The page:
Of the many metaphors used to describe what think tanks do, few are as ubiquitous as the notion that they supply ammunition in the ‘battle of ideas’. Hence, it is unsurprising that Antonio Gramsci’s grand theory – with concepts as rich as ‘hegemony’ and ‘organic intellectuals’ – has influenced several studies on these organisations. Here we will cover three seminal instances where Gramsci’s ideas have inspired research on think tanks.
One of the first was Rhadika Desai’s 1994 article “Second hand dealers in ideas: Think tanks and Thatcherite hegemony.” She explores how new-right think tanks contributed to the ascent of monetarism and the shift in the British political agenda around the rise of Thatcher. According to her, the Institute of Economic Affairs (IEA), after years of building policy proposals and ideas that were thought beyond the politically feasible, in the 1970s seized the opportunity to storm the debate, precisely when the post-war consensus started to wane. That is, in an instance of ‘organic crisis’ they sought to attain ‘hegemony’, in Gramscian parlance. This was based on Hayek’s insight that in order to change the ‘climate of opinion’ it is necessary to convince ‘second hand dealers in ideas’ – journalists, academics and other opinion formers, and nowadays, policy experts. In this ‘war of position’ the IEA was accompanied by two key intellectual allies, the Centre for Policy Studies (CPS) – closely linked to the Conservative party – and the Adam Smith Institute (ASI) – that provided radical hands-on policy recommendations.
Another example of this influence is Hartwig Pautz’s book “Think tanks, social democracy and social policy”. In it, Pautz applied a Neogramscian framework to research the impact of a new generation of think tanks in the transformation of social-democratic parties in Britain and Germany around the fall of the Berlin wall. He argues that after a wider move in the political climate towards free-markets, it was thought that the centre-left needed to rebrand its discourse. In this effort – which amounted to reassessing the sector’s relationship to the welfare state as a political project – think tanks such as the Institute for Public Policy Research (IPPR) in Britain and the Friedrich-Ebert Foundation became central to Labour and the SPD, respectively. Pautz’s central argument, consequently, is that think tanks are particularly influential within parties in periods of political uncertainty.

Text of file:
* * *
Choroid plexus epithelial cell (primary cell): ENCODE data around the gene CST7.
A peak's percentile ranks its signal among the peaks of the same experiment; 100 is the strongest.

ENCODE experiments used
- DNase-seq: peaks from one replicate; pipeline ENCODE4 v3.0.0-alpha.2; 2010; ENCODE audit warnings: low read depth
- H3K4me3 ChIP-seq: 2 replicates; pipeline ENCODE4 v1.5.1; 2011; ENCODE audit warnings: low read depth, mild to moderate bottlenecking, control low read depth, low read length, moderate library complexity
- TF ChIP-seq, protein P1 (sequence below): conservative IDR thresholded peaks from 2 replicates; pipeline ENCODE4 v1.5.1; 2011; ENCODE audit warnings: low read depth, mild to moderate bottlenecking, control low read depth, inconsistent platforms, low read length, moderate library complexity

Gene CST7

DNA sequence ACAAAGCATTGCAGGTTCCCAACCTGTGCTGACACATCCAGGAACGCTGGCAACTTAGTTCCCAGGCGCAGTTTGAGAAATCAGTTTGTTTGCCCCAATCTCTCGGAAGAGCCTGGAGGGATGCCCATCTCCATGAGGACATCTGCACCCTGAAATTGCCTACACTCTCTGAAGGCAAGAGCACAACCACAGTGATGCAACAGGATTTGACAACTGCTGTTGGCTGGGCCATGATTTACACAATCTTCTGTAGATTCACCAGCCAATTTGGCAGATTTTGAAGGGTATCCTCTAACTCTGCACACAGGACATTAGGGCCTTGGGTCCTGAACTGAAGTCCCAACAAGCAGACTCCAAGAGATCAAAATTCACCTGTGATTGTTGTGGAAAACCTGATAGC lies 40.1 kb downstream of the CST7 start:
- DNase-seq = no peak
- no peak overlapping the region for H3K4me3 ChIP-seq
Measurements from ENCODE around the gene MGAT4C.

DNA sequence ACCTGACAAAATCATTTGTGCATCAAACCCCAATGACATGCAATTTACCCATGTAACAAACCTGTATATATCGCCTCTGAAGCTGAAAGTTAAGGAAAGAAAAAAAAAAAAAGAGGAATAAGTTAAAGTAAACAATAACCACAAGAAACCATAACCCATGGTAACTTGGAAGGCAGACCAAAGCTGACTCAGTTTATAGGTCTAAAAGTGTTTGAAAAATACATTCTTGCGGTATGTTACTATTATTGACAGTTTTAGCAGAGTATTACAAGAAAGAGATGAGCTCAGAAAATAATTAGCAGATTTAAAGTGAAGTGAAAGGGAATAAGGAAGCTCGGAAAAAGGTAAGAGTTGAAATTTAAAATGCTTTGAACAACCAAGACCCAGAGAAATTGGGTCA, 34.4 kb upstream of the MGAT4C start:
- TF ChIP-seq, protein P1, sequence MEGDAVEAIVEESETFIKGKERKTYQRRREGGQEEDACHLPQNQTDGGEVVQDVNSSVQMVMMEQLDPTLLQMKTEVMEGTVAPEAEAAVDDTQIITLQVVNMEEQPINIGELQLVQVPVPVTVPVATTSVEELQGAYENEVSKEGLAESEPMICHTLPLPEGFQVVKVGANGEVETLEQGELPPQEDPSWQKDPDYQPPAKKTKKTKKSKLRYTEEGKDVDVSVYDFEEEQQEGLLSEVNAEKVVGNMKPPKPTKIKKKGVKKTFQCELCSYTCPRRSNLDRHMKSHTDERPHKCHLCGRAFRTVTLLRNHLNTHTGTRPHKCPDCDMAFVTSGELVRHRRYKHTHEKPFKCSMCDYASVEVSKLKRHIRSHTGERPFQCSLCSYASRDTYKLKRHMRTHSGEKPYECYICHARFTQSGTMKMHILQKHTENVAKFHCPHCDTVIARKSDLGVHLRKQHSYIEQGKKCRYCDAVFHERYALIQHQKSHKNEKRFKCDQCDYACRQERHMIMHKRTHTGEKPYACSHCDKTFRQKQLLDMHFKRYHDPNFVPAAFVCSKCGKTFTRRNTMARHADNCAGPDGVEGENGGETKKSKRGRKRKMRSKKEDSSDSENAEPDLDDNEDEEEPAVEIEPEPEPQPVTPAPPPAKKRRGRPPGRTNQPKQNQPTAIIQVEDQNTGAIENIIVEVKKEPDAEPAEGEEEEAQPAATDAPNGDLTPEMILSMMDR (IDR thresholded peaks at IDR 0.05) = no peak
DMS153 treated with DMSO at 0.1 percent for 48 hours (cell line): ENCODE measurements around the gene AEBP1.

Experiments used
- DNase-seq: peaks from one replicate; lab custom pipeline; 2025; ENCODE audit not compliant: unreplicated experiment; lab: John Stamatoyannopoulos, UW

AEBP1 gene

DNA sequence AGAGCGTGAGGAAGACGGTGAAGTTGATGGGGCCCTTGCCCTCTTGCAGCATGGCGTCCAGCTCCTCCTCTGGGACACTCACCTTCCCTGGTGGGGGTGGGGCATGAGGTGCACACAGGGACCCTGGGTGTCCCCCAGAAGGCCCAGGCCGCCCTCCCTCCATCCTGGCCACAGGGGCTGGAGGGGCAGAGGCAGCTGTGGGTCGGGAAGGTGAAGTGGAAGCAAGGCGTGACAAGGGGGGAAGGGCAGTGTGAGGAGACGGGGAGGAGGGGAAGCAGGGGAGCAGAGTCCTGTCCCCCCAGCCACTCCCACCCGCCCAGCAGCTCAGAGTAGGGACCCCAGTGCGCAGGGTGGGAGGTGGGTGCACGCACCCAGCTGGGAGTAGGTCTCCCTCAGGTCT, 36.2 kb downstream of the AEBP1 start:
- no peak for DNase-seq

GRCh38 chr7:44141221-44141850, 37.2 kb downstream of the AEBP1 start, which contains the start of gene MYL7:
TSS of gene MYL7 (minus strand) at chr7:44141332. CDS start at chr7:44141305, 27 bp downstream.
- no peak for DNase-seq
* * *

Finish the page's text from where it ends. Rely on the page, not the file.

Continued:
Thirdly, Dieter Plehwe and Karin Fischer’s “Redes de think tanks e intelectuales de derecha en América Latina” (text in Spanish) take this tradition further by extending it to an international level. Their research on the Atlas network, and their work across Latin America, leads them to argue that the sort of ‘hegemony’ free-market think tanks seek to attain goes beyond the national level, effectively conforming ‘transnational discourse coalitions’. This comes from the realisation that it is much easier to maintain a specific policy paradigm is inescapable if it is global in scope and argued in multiple contexts and domains. As such, in line with Gramscian reasoning, ‘hegemony’ entails both a pervasive and ubiquitous policy discourse and a network of intellectuals to carry it forward.
One could claim that these Neogramscian perspectives tend to understand the policy debate in confrontational terms, frequently from a party-political viewpoint, which sometimes is not enough to capture all of what think tanks do. Nonetheless, their focus on intellectual change is indeed fascinating, particularly considering the shifting climates of opinion that have followed the 2008 economic crisis.